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Home Archive for category "Principles"

Seven Generations — A Beginners Guide

Oren Lyons (Onondaga)

“In our way of life, in our government, with every decision we make, we always keep in mind the Seventh Generation to come. It’s our job to see that the people coming ahead, the generations still unborn, have a world no worse than ours and hopefully better.”

 

This quote from Chief Lyons (Onondaga), derived from the Great Law of Peace of the Iroquois Nation, has always struck me as an elegant and powerful statement of how we should judge the impact of our public policies and personal choices.

But I’ve also always had trouble putting the idea into concrete practice.  I mean we’re talking about the impact on my great, great, great, great, great-grandchildren!

My help came from Chris Peters (Pohlik-lah/Karuk), president of the Seventh Generation Fund.

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Balancing and Harmonizing Principles

Published on August 14, 2012 by in Principles

Any principle — no matter how good, how true
or how just — if taken to an extreme,
will
lead to disaster.

It’s easy to see this in the political realm.  The democratic principle that each individual should have a high degree of autonomy, if taken to the extreme, can lead to anarchy.  The principle of first voice, that communities should be able to define and protect their own identity, if taken to the extreme, can lead to fascism.  Each principle is important to honor, but not to the exclusion of other, equally important principles.

Similarly, in the current commercial environment, every business needs to be highly innovative and adaptive to changing market conditions.  It’s an important business principle.  But if taken to the extreme, a company can drown in R&D costs and will never establish a clear brand in the marketplace.  Giving people what they want to buy requires a certain degree of continuity over time and in terms of product portfolio, business processes and the like.  Yet taken to the extreme, this principle can lead obsolete products and less productive processes.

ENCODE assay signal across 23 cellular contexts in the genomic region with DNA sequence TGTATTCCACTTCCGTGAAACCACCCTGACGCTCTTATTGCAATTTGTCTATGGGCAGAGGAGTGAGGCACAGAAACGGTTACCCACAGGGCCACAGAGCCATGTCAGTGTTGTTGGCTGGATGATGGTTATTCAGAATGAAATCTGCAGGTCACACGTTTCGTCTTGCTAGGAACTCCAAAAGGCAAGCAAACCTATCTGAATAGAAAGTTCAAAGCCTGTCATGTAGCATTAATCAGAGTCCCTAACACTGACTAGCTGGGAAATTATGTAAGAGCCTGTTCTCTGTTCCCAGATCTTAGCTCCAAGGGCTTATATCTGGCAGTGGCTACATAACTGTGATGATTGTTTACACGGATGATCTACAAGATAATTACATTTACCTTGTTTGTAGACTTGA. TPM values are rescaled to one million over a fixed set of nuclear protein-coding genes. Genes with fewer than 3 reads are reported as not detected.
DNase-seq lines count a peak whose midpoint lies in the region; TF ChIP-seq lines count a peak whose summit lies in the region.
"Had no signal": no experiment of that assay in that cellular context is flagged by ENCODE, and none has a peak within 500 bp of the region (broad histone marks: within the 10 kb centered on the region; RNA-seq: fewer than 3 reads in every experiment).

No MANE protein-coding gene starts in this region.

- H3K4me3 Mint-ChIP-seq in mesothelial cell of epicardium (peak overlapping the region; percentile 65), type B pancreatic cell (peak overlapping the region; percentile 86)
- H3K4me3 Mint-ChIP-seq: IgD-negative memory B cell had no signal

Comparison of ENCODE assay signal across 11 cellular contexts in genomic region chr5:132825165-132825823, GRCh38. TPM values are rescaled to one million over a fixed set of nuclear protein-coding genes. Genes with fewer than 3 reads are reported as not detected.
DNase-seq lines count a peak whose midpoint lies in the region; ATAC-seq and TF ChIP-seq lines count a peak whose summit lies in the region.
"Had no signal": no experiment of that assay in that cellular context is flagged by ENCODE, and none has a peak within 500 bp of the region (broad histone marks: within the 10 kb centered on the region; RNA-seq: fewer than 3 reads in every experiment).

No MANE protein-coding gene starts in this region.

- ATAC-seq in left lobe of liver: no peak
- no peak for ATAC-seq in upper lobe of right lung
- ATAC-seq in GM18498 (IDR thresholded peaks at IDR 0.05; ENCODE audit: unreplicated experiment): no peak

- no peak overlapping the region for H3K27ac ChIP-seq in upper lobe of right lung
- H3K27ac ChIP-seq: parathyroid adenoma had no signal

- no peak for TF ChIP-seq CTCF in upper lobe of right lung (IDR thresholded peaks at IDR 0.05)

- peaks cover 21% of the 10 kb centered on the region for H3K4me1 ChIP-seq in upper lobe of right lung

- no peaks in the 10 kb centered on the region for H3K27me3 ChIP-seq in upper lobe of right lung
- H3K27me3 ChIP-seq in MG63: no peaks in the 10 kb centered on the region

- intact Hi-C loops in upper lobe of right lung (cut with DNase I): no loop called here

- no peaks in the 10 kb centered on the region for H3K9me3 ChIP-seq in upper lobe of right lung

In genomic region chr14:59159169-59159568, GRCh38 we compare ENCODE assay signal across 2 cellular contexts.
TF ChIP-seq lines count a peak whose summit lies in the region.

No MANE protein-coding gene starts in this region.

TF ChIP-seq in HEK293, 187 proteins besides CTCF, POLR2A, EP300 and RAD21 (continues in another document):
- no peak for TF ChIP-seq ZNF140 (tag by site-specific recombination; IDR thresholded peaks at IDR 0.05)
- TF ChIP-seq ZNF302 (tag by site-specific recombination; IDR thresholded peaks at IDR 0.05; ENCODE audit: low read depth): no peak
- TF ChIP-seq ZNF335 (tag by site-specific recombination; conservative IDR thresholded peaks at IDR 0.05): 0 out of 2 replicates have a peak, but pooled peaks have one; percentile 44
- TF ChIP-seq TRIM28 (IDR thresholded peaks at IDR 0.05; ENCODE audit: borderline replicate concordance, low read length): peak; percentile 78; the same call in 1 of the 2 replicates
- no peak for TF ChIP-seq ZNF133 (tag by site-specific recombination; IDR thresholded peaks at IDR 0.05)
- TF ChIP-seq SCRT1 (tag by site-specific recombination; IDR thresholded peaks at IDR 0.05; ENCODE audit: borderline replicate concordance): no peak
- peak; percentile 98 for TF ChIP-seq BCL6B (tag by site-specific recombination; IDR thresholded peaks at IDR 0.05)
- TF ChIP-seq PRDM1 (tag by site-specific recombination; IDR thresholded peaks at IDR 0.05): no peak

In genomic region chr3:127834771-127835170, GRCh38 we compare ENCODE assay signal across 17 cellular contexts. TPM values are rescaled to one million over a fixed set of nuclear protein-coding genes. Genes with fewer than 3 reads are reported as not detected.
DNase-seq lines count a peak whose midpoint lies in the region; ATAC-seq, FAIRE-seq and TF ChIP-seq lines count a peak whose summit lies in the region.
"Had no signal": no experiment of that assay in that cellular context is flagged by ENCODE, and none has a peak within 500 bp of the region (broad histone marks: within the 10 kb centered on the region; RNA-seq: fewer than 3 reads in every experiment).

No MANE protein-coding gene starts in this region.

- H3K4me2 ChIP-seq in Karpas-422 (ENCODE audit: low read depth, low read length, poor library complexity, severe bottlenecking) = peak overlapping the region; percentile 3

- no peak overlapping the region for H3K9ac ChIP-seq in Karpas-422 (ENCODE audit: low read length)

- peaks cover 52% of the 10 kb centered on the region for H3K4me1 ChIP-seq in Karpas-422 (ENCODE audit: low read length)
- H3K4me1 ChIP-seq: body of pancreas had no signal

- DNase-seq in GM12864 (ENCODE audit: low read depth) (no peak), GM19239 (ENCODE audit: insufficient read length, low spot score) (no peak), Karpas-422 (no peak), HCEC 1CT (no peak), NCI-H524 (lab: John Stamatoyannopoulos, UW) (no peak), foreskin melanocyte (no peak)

Even the best principle needs one or more balancing principles to keep its potential excesses in check.

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First Voice

Published on August 8, 2012 by in Principles

I was first introduced to the principle of “first voice” by Helen Valdez, one of the founders of National Museum of Mexican Art in the Pilsen neighborhood of Chicago.  She observed that all the curated exhibits of Mexican American art in the city (and most in the country) were curated by non-Mexicans-Americans.

“This is wrong,” I recall her saying.

“The members of a culture — those that experience it on a daily basis — should have the primary right to define, interpret  and present their culture to others.”

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Principled organizations

GandhiWhen we say that a person is “principled,” we generally mean that they live their life based on a strong underlying ethic — a set of beliefs about proper behavior toward other people, and a commitment to stick to those beliefs even when tempted to act otherwise.

But what does it mean to say that an organization is principled?

I’d like to suggest that four things probably need to be true:

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